R.I.P. ROD MCKEUN

rod mckuen

R.I.P. ROD MCKEUN

A critic once told us you were the King of Kitsch; but as for me and a great many people, you were a talented poet, song writer, composer, and singer.

One of the best concerts I ever worked was your performance at the Minneapolis Auditorium. One of my favorite albums is your SOLD OUT AT CARNEGIE HALL.

Talk about a multi-talented man! In addition to your songs, you also received 2 Oscar nominations for your movie soundtracks, and a Pulitzer nomination for your ‘serious’ composition. You introduced us to, and translated for us, the works of Jacques Brel.

Sinatra was a critic. He thought so much of your work he devoted an entire album, Sinatra – A MAN ALONE: THE WORDS AND MUSIC OF MCKUEN, to your songs. He did a masterful job, and especially with your LOVE’S BEEN GOOD TO ME.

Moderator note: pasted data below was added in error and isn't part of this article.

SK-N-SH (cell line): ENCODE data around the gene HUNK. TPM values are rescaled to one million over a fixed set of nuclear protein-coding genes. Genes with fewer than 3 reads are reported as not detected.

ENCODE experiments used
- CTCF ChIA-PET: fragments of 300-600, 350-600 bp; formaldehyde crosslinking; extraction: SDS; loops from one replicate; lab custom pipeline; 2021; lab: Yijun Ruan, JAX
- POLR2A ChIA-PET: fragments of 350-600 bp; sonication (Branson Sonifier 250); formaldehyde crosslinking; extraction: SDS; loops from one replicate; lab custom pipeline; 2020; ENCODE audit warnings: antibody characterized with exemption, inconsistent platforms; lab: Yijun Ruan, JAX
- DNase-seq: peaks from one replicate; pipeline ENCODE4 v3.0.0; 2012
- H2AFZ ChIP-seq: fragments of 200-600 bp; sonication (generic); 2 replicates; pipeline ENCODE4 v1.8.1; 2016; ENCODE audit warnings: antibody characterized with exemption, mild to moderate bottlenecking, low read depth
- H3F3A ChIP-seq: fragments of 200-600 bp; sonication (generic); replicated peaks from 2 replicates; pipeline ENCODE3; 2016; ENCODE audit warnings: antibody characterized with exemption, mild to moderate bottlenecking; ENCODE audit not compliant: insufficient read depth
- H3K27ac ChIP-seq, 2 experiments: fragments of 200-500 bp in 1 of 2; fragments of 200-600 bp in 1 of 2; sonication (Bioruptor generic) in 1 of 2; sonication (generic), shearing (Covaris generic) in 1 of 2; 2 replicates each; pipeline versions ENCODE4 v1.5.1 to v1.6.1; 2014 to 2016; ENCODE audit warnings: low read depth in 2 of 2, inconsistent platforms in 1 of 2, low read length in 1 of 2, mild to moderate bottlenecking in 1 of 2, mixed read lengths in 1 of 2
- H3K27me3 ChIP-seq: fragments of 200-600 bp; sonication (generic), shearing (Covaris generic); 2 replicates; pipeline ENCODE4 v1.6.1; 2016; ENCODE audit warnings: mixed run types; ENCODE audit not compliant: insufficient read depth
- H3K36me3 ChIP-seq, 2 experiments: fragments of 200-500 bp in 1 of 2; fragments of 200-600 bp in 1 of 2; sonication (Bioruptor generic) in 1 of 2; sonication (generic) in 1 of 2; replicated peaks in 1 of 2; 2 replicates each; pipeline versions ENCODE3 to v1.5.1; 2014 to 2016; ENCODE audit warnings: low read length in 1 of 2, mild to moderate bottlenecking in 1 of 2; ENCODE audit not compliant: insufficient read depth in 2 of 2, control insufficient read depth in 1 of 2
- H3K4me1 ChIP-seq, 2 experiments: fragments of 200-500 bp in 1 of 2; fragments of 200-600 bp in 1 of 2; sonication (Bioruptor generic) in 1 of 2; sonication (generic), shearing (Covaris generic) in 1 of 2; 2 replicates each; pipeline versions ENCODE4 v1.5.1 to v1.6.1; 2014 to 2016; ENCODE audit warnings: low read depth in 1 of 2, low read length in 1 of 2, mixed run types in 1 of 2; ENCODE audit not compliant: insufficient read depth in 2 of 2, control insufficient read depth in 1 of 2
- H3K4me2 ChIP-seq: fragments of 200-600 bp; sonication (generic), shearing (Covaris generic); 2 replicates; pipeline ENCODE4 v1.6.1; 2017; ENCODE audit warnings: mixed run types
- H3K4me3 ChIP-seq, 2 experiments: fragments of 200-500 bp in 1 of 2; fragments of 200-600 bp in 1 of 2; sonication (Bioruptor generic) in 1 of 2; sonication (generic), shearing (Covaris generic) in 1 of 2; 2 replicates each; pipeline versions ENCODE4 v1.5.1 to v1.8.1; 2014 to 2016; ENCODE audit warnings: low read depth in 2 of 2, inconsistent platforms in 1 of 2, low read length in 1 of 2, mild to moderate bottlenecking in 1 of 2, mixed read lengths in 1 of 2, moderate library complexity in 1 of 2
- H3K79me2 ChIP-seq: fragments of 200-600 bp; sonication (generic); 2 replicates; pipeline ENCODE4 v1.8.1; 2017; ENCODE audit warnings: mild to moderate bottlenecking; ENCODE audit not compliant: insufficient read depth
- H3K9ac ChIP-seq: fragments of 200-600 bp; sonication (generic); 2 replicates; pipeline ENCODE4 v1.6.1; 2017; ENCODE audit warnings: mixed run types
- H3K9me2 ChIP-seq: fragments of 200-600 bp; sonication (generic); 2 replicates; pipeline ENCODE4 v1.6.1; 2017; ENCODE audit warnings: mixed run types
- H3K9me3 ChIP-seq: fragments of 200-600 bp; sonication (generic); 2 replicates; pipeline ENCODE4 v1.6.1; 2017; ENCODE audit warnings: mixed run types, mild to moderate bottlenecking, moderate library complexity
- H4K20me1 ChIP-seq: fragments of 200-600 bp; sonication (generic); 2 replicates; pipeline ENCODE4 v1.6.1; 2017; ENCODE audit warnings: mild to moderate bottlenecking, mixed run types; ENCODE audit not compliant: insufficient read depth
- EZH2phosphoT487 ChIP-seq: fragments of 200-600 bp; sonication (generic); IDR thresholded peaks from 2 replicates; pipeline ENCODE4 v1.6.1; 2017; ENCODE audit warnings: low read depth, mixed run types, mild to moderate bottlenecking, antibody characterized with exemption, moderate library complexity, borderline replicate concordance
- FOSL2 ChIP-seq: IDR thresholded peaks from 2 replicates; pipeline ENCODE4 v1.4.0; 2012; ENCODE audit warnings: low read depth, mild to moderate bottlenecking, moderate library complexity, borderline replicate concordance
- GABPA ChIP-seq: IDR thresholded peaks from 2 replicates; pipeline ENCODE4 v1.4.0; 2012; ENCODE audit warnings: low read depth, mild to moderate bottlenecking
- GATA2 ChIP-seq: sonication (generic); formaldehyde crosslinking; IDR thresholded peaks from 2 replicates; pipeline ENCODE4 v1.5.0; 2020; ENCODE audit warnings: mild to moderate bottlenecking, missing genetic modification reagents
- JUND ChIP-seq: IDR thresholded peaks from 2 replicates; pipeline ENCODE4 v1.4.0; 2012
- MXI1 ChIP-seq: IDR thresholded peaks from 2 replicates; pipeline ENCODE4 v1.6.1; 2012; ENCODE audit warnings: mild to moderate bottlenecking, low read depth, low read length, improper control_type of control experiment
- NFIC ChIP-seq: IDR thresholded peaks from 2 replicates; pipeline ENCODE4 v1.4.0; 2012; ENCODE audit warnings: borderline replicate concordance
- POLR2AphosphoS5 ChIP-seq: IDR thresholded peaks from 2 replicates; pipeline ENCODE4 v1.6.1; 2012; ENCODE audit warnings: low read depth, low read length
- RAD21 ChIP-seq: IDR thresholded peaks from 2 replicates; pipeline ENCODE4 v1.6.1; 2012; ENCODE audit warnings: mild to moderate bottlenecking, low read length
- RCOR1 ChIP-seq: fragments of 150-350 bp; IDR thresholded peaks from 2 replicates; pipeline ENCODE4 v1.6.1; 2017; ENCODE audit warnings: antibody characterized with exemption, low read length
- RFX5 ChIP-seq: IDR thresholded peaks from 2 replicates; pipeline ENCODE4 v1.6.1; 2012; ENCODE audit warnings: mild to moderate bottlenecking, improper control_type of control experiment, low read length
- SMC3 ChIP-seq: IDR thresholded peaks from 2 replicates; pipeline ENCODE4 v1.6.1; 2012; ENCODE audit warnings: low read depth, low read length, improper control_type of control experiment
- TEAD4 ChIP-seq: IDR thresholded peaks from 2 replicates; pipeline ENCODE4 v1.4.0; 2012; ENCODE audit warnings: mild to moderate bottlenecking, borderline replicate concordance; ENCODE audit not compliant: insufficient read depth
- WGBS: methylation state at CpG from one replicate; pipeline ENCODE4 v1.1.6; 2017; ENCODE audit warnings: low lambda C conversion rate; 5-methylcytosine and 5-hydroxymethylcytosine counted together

And another masterful version of that song was sung by Johnny Cash in his AMERICAN V CD. The CD which he titled A HUNDRED HIGHWAYS,  words taken from the lyrics of your song. The CD that Cash recorded when he knew that he didn’t have long to live. Knowing Cash’s backstory, I defy anyone to listen to that cut and not have a lump in his throat.

Terry Jacks sang your and Brel’s SEASONS IN THE SUN to number one in the pop charts in 1974. And your works have been recorded by a host of the best in so many genres of music.

Your own singing voice was raspy, but it was good enough to  have been the lead singer for Lionel Hampton’s band. You voiced-over assorted characters in THE LITTLE MERMAID movie with that voice. Your voice in your spoken word albums has made your poems familiar to so many.  And your voice was heard loud and clear in the fight against child molestation.

All this from a man who ran away from home and an abusive stepfather, at the age of 11. A man who made a living as a laborer, ranch hand, rodeo rider, stunt man, etc., and never failing to send money back home to his mother. A man with little formal education, but a great deal of talent and determination.

And now, it’s a wrap, Mr. McKuen. Thank you for your volumes of works and the hours of enjoyment that you left us. R.I.P.